Through counseling sessions at LTSC, Kanako learned that she had been abused and that she was in fact a victim. Although she was finally able to accept this, it was the hardest thing she ever had to do. “I felt ashamed. I left my hometown because I did not like the way my family functioned. I did not want to marry because of my father, but I married someone who was just like him or even worse.”
Kanako explained to her children that their father was no longer coming home. Her son replied, “Mom, I miss my dad, but I’m kid of glad that dad’s gone because I always thought he might kill you someday.” That poignant remark convinced Kanako that she needed to completely break the negative cycle.
Once Kanako was able to face the reality, everything else slowly come together. She and her children moved into LTSC’s transitional shelter, Kosumosu. There, she learned how to care for herself as well as for her children. She was always responsible, tried hard to save money and remain mentally strong for her own children. She overcame hurdles adjusting, making decisions, finding a school she wanted to attend, parenting, getting her children adjusted, getting a driver’s license, purchasing a car, and finding a job.
With LTSC’s support, Kanako and her children eventually moved on from Kosumosu and found an apartment. She is currently employed and going back to school. When Kanako recently filled out the school application form, she wrote down her home address for the first time. She no longer checks the box—homeless. She felt proud and empowered.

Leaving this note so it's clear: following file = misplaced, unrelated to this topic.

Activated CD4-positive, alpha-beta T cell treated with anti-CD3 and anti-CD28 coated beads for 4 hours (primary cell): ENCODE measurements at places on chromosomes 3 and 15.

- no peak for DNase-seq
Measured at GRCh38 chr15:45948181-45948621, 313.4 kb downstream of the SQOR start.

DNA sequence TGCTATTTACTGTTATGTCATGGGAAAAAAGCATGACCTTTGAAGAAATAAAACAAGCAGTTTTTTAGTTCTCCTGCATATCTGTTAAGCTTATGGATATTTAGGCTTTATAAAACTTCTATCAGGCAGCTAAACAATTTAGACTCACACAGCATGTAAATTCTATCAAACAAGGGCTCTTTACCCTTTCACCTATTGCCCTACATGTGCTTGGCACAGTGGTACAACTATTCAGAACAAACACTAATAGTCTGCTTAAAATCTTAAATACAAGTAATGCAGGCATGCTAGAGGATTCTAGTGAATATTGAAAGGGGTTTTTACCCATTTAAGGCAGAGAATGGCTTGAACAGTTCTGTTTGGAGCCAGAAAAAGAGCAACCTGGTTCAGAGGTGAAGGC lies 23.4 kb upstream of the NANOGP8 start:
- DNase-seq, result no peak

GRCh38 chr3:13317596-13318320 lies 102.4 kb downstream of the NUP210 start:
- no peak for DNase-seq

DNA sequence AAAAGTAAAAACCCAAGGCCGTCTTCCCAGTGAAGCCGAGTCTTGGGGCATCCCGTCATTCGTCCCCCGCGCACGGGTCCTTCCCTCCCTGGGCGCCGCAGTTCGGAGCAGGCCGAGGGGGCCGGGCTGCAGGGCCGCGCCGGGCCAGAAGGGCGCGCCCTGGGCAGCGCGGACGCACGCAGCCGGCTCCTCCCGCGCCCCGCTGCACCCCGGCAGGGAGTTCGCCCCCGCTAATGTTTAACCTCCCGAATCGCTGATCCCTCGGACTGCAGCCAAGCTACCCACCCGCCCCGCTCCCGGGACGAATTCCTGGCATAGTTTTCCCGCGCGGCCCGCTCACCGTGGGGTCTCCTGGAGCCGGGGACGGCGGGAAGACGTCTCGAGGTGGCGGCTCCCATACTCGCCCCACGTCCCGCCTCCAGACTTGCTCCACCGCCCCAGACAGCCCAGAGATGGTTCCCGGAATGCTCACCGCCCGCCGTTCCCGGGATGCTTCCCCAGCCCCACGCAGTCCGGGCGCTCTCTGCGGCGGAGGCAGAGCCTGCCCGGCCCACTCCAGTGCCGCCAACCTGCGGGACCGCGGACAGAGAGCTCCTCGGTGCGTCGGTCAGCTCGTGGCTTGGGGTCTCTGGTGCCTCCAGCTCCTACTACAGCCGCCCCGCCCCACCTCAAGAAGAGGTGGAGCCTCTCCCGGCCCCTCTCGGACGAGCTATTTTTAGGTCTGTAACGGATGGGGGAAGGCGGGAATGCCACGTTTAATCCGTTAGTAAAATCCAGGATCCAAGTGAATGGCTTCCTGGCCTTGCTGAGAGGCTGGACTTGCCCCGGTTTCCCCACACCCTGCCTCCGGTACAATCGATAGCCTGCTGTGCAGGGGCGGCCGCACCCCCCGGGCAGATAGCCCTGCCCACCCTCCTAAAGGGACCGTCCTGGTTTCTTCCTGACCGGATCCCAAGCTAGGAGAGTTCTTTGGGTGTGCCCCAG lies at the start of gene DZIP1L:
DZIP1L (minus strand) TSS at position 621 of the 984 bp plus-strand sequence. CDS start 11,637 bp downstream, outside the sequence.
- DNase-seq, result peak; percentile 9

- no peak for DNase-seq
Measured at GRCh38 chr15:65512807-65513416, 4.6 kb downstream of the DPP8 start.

After what she has been through, Kanako now relishes the small pleasures in life. “Taking my kids to McDonald’s to get happy meals and having a little time of my own after my kids go to bed are extremely precious. I had neglected to care about myself. Thanks to the counselors and social workers at LTSC and the homeless shelter, I now understand how important self-care is. I even treat myself to a nice cup of iced coffee once a week after work. I also learned that it’s okay to ask for help. I am where I am because so many people have lent their support to me.”
*The names in the article have been changed to protect the privacy of the individuals.
October is National Domestic Violence Awareness Month. Domestic violence affects both women and men, of every race, religion, culture and status. According to the National Coalition Against Domestic Violence’s research, on average, nearly 20 people per minute are physically abused by an intimate partner in the U.S. During one year, this equates to more than 10 million women and men.
In cooperation with the Japanese Government, LTSC provides special services to Japanese nationals who are victims of domestic violence. If you are or know anyone who may be in an abusive situation, call LTSC at 213-473-3035, the National Domestic Violence Hotline at 1-800-799-SAFE (7233) or Center for Pacific Asian Family at 1-800-339-3940.
Published in Through the Seasons 2019 Fall Edition.